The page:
Association between lung function and future risks of diabetes, asthma, myocardial infarction, hypertension and all-cause mortality
JournalERJ Open Research
PublisherEuropean Respiratory Society
MetadataShow full item record
AbstractBACKGROUND: While forced expiratory volume in 1 s (FEV1) is a hallmark of disease progression in chronic obstructive lung diseases, little is known about the relationship between baseline FEV1 and future risks of other medical conditions. OBJECTIVE: The aim of this study was to investigate the association between baseline FEV1 and future risks of diabetes, asthma, myocardial infarction, hypertension and all-cause mortality. METHODS: We used data from the National Health and Nutrition Examination Survey and its Epidemiological Follow-Up Study. Our data provided longitudinal follow-up of the original cohort for up to 12 years. We used two competing risks approaches, the cause-specific hazard model and the Fine-Gray sub-distribution hazard model, to measure the associations between baseline FEV1 and future risks of the outcomes of interest. All models were adjusted for major confounding factors. RESULTS: The final sample included 3020 participants (mean±sd baseline age 44.64±13.44 years). In the cause-specific hazard model, for every per cent increase in the baseline per cent predicted FEV1, the hazard of the event reduced by 2.5% (HR 0.975; 95% CI 0.958-0.994) for diabetes, 4.3% (HR 0.957; 95% CI 0.932-0.983) for asthma and 1.8% (HR 0.982; 95% CI 0.971-0.992) for all-cause mortality. There was no statistically significant association between baseline per cent predicted FEV1 and future risks of myocardial infarction (HR 0.987; 95% CI 0.970-1.004) and hypertension (HR 0.998; 95% CI 0.992-1.005). Consistent results were observed for the Fine-Gray sub-distribution hazard model. CONCLUSION: Our data suggest that lower per cent predicted FEV1 values at baseline were significantly associated with higher future risks of diabetes, asthma and all-cause mortality.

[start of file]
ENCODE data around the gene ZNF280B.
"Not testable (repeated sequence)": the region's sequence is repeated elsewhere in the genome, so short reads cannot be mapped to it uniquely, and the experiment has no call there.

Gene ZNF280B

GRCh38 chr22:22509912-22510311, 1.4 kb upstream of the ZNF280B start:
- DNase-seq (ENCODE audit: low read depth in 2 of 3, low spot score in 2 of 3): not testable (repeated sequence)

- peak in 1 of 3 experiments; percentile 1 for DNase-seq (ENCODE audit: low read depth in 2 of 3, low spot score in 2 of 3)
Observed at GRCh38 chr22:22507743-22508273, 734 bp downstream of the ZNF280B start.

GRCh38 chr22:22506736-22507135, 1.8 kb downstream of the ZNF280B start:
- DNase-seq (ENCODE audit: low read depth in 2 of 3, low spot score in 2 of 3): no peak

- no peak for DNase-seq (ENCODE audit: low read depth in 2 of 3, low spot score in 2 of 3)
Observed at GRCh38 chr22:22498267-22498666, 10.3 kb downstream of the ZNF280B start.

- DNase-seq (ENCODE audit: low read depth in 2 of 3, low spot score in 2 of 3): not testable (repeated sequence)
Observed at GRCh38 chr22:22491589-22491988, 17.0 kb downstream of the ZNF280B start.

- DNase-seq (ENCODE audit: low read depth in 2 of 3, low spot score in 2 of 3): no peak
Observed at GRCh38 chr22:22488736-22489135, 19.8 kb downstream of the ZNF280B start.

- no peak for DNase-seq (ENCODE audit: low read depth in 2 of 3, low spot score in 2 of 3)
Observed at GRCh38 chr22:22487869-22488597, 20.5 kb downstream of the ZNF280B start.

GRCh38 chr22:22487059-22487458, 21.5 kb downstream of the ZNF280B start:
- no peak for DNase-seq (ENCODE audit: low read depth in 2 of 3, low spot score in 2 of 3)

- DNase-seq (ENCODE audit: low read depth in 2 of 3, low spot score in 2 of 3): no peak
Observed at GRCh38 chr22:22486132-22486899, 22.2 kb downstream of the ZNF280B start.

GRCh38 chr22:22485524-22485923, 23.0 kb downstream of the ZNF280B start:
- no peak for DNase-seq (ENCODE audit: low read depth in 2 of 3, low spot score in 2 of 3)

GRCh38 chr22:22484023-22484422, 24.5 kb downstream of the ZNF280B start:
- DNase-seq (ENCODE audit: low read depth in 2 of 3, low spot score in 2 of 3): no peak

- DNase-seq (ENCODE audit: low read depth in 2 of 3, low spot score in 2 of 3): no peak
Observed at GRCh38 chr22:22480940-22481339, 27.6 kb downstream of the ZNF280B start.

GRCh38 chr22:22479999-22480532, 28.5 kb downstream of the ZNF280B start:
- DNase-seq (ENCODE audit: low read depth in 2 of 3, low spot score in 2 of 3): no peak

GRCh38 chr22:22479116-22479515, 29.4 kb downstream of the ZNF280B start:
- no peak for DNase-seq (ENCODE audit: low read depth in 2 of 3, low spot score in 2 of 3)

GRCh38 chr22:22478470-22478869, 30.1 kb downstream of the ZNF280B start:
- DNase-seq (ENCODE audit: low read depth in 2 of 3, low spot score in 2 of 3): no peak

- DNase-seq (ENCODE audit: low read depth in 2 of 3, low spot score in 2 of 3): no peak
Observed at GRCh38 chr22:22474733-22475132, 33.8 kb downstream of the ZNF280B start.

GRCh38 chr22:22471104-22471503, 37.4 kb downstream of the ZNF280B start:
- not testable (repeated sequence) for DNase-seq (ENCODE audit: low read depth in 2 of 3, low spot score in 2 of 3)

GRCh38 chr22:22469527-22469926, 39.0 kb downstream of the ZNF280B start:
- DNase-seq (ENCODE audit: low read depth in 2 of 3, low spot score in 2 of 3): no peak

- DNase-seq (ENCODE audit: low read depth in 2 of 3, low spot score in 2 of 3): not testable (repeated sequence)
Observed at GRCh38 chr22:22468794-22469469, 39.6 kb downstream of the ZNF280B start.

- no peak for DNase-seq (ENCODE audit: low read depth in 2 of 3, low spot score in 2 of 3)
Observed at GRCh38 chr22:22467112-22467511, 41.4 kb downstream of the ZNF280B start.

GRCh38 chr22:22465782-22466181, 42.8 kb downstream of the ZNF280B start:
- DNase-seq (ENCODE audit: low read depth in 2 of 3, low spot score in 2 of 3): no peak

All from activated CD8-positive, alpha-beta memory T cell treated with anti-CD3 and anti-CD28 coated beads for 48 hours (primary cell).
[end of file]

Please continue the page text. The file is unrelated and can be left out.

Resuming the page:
Rights/TermsCopyright ©The authors 2021.
Identifier to cite or link to this itemhttp://hdl.handle.net/10713/16707